We are happy to give the floor to the Russian ambassador to Ireland, Yuri Filatov, who recounts his futile efforts to persuade “democratic” Ireland’s media to publish his assessment of the proximate causes of the Ukrainian crisis. One would think that the Russian point of view about the origins of the current conflict would greatly interest the Irish public and that the local media would be keen to keep their readers properly informed by publishing a variety of views on that subject. According to the ambassador, however, that has not been the case. Russian Foreign Minister Sergei Lavrov does not seem to have been wide off the mark when he commented that the nations of the collective West are living under an information blockade.

These February days mark a tragic milestone in the history of modern Ukraine. Ten years ago, on February 21 2014, the Ukrainian government has been overthrown in an unconstitutional coup d’etat by a group of right-wing extremists and ultra-nationalists, supported and guided by the US and its NATO allies. That has had disastrous consequences for Ukraine as well as for the entire system of European security.

I have written an article on this topic, entitled “Maidan in Kiev:10 Years After”, which provides an in-depth view on the events of 2014, their aftermath, the lessons that could be learned and the look at the prospects of the conflict in Ukraine.

Regrettably, when we have offered this article to the mainstream Irish media, they all have ignored it totally, showing that any dissenting views, which differ from their narrative, are not welcome. That is why I’m bringing this article to the attention of anyone who thinks outside the box, seriously analyzes the roots of the conflict and looks for a possible way out of it.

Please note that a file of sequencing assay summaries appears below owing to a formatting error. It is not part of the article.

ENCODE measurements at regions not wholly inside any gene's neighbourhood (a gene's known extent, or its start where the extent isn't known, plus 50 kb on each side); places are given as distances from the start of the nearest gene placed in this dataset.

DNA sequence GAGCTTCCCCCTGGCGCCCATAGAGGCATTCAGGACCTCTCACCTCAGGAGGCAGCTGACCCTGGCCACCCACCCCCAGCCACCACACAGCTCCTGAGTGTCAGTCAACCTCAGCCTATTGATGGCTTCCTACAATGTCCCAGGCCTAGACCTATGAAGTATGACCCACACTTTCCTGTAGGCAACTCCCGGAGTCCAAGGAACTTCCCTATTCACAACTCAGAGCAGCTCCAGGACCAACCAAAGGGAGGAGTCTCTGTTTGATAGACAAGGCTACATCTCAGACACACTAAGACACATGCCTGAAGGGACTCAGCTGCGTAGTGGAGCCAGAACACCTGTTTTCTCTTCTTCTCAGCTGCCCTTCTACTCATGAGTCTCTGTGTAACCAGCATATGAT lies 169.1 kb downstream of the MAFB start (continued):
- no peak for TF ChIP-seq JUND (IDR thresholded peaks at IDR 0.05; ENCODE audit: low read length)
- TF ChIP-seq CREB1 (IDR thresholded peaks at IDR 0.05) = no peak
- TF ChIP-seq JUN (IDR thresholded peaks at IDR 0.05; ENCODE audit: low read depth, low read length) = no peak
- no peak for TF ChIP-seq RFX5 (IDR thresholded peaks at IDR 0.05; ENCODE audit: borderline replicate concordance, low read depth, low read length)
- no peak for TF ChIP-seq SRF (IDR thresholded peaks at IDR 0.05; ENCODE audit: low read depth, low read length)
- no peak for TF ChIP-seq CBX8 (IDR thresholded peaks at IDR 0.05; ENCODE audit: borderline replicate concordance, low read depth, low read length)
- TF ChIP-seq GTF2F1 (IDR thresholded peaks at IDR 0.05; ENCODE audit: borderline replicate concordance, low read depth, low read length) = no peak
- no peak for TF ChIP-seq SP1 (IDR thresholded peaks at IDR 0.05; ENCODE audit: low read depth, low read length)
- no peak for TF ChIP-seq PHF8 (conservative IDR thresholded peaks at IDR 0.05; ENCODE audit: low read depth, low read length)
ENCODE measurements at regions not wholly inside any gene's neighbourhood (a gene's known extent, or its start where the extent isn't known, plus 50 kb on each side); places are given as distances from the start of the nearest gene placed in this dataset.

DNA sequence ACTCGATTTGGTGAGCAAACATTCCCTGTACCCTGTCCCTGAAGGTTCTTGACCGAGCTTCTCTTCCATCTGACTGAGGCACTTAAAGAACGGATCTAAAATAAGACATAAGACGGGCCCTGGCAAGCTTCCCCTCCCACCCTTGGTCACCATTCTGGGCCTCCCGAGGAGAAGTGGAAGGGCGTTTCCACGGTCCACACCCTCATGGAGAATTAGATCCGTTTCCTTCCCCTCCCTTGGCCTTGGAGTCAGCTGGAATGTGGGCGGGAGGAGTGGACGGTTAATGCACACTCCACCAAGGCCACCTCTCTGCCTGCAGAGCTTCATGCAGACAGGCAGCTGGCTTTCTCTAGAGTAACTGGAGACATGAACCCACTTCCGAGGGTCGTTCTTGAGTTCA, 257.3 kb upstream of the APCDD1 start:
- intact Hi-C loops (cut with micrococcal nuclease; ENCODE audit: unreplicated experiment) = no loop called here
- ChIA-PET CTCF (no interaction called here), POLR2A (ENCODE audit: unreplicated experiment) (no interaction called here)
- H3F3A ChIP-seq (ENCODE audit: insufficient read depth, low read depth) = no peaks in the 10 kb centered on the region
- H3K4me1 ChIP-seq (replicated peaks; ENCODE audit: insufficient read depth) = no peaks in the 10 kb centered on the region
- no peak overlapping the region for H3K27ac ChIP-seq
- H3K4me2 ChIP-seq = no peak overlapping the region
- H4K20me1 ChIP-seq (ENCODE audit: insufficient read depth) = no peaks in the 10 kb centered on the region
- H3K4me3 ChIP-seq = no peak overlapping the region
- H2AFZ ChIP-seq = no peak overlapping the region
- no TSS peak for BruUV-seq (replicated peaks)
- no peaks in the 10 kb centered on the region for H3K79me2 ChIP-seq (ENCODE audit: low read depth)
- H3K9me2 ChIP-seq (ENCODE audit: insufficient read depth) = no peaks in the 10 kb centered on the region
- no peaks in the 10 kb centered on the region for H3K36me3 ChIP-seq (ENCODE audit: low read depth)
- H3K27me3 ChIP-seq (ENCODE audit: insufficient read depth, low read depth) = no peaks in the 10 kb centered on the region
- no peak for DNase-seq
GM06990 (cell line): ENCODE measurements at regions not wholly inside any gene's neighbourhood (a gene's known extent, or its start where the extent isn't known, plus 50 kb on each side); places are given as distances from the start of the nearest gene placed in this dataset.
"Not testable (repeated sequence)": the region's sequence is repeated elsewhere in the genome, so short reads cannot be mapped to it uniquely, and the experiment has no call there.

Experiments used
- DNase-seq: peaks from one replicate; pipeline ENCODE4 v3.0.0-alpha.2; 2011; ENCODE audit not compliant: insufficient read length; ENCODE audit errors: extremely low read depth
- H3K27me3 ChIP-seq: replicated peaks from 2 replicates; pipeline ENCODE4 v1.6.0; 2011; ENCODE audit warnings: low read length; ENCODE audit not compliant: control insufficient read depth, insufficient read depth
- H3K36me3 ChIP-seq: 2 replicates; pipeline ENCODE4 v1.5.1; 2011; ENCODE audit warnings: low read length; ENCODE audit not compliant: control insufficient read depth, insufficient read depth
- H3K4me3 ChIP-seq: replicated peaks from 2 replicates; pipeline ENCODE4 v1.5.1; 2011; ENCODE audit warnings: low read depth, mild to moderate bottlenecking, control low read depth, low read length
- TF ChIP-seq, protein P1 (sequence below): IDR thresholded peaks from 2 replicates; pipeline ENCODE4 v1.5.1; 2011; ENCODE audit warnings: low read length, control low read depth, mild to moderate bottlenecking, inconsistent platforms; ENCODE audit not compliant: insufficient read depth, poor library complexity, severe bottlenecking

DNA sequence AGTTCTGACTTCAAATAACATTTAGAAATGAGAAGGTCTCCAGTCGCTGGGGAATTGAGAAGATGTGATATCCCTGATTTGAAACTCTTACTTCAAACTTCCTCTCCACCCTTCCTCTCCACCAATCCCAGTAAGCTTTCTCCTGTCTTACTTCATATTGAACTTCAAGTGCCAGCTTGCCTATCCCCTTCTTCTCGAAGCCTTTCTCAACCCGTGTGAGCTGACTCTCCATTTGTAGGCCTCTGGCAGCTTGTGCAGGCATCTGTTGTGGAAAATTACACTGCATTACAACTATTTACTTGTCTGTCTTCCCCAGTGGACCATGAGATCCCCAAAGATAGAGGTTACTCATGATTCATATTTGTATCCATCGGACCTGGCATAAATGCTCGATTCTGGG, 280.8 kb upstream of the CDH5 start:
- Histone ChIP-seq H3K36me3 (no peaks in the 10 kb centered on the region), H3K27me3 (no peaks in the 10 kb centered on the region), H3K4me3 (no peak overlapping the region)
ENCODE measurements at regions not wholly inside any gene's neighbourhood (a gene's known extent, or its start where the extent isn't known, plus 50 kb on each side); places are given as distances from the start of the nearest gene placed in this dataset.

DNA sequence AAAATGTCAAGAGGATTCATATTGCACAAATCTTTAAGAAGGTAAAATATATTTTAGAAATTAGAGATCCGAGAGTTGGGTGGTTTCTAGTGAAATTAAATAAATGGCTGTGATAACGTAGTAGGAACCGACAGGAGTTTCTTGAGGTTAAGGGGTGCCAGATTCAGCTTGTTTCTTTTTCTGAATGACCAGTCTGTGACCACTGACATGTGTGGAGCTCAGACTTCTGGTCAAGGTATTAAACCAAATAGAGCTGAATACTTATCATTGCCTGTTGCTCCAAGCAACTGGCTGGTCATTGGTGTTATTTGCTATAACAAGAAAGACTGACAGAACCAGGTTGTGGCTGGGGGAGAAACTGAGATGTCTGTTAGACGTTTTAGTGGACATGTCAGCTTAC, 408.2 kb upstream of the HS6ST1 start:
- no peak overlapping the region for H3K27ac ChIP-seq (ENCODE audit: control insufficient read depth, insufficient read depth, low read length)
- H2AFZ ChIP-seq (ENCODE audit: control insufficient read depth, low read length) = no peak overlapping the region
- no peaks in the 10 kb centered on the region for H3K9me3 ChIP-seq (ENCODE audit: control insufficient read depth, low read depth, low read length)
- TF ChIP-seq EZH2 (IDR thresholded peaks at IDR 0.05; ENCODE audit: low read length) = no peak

Yuriy Filatov,

Ambassador of Russia to Ireland 


The Russian ambassador’s Open Letter to the Irish public is as follows:

“Maidan” in Kiev: 10 Years After

Ten years ago, Ukraine encountered one of the most tragic events in its history, which plunged the country into the acute political and military crisis, paving the way to the current deadly conflict. With the blessing and direct support from the US and its EU allies a bloody coup d’état was organized in Kiev. As a result, the power in Ukraine’s capital was usurped by a group of opportunists, who promoted ideology of extreme, aggressive nationalism and, above all, hatred to all things Russian. The new rulers of Ukraine – Dmitriy Yarosh, Alexander Turchinov, Arseniy Yatsenyk, Oleg Tyagnibok, Oleg Lyashko and Arsen Avakov – were leaders of ultra-nationalist, neo-Nazi parties and groups like “Right Sector” and “Svoboda”, who conducted torchlight marches, modelled after the German Nazi parades, openly sounding slogans like “Kill a Moscal” (derogatory for a Muscovite), glorifying Nazi collaborators, harassing and physically intimidating or eliminating their opponents.

The phenomenon of Ukrainian nationalism has a long history, dating back to the 18th century. However, it was in the first half of the 20th century, when it took extremely radical and violent forms. In 1929 the League of Ukrainian Nationalists, the Union of Ukrainian Fascists and the Ukrainian Military Organization merged into the Organization of Ukrainian Nationalists (OUN), which promoted the ideas of anti-liberalism, anti-communism, totalitarianism and anti-Semitism. Collaborating with Hitler during the World War II, the OUN punitive battalions “Nachtigall”, “Roland”, “Ukrainian Legion”, SS division “Galicia” and the regiment “Brandenburg” participated in mass killings of civilians in the territories of Ukraine and Belarus. In 1943, the OUN created the Ukrainian Insurgent Army (a.k.a. UPA), which “assisted” the Nazis not only in eliminating citizens loyal to the Soviet government, but also, for example, Polish people, including during the Volhynian Massacre. The head of the OUN and the chief ideologist of the UPA Stepan Bandera and the “commander-in-chief” of the UPA Roman Shukhevich are known as the most odious and cruel leaders of the Ukrainian nationalist paramilitary movement. They borrowed from Nazi Germany the ideas of ethnic superiority and introduced fascist-style symbols, such as a famous slogan “Glory to Ukraine!” (Slava Ukraini!) accompanied by a hand-throwing type of “Sieg Heil” salute.